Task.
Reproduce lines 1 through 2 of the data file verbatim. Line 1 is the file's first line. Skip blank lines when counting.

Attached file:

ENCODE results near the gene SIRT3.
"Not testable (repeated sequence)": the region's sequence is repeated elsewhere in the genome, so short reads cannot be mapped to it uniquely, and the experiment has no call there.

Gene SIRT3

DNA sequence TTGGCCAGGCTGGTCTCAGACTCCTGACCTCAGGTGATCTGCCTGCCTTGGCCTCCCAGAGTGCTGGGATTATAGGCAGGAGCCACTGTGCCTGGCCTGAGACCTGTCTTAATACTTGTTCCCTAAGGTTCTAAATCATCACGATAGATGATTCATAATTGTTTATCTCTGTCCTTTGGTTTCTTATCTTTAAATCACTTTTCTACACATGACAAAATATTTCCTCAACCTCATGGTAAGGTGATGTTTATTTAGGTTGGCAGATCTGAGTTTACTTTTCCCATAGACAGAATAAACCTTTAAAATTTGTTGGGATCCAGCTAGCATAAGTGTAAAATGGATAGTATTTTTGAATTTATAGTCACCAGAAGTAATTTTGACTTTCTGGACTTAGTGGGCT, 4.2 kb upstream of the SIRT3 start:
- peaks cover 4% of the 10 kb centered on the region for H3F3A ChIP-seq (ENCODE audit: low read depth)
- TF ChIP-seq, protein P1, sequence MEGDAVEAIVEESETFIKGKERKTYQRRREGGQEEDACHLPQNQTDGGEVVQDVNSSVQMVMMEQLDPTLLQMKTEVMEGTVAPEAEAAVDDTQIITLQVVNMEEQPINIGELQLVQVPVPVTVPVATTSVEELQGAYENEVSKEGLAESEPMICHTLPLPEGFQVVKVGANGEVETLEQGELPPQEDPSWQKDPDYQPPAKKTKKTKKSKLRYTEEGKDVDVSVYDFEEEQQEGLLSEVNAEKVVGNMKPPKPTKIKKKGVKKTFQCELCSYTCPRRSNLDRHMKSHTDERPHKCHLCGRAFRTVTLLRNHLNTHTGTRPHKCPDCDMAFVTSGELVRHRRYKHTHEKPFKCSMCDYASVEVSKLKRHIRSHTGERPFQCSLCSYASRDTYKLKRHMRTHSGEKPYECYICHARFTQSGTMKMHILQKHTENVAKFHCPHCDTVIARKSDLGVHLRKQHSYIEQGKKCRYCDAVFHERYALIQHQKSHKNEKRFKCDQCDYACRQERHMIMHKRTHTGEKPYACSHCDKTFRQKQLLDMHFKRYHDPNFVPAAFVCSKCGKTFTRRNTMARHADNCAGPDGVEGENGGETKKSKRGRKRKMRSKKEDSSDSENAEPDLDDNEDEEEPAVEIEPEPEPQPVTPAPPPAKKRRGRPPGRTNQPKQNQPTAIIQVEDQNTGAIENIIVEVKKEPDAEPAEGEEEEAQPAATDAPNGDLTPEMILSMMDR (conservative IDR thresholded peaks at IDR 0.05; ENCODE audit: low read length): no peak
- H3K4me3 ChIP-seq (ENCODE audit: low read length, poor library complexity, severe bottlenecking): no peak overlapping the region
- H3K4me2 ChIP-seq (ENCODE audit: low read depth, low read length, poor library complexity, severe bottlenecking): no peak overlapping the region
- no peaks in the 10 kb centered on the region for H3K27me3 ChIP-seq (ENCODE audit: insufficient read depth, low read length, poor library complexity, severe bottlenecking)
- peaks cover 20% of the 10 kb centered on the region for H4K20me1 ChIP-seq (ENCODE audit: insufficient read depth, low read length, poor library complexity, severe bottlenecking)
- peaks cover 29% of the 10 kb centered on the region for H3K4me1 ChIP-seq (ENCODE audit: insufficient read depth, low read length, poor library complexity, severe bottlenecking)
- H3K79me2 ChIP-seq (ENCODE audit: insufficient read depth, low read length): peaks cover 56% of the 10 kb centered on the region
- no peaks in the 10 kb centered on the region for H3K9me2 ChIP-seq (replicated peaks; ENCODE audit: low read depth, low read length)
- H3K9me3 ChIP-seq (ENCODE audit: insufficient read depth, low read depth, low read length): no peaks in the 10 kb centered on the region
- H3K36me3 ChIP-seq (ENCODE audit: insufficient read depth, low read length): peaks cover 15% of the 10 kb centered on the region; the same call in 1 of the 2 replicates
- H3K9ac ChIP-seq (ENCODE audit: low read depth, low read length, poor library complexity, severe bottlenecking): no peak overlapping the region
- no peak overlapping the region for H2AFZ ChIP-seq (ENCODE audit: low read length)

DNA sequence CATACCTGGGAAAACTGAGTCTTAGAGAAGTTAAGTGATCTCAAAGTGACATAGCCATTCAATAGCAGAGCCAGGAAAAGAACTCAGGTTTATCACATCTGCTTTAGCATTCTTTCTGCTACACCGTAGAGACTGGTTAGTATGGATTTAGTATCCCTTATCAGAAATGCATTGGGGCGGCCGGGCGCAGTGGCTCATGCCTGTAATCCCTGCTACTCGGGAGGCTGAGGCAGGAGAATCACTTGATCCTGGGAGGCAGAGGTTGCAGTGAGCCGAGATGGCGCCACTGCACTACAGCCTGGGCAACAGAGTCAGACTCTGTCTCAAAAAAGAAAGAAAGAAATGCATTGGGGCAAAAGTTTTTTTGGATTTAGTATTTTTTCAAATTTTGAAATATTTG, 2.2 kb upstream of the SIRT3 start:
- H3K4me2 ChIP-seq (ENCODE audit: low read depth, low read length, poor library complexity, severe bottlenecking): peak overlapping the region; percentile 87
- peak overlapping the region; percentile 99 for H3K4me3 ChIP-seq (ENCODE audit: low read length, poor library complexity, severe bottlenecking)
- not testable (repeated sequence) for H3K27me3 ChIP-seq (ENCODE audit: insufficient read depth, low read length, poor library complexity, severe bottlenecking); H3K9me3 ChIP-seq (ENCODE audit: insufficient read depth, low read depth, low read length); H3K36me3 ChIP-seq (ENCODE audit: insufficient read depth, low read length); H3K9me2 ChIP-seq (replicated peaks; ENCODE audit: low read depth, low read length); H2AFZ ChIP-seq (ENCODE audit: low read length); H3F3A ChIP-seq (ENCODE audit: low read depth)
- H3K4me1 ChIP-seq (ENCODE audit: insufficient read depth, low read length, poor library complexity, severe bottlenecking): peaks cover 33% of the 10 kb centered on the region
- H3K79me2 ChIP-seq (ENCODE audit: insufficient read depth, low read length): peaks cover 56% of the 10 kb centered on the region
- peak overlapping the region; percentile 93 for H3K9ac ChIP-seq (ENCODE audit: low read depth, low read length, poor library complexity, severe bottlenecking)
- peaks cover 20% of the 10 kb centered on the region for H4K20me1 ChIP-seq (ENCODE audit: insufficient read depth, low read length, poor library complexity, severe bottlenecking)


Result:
ENCODE results near the gene SIRT3.
"Not testable (repeated sequence)": the region's sequence is repeated elsewhere in the genome, so short reads cannot be mapped to it uniquely, and the experiment has no call there.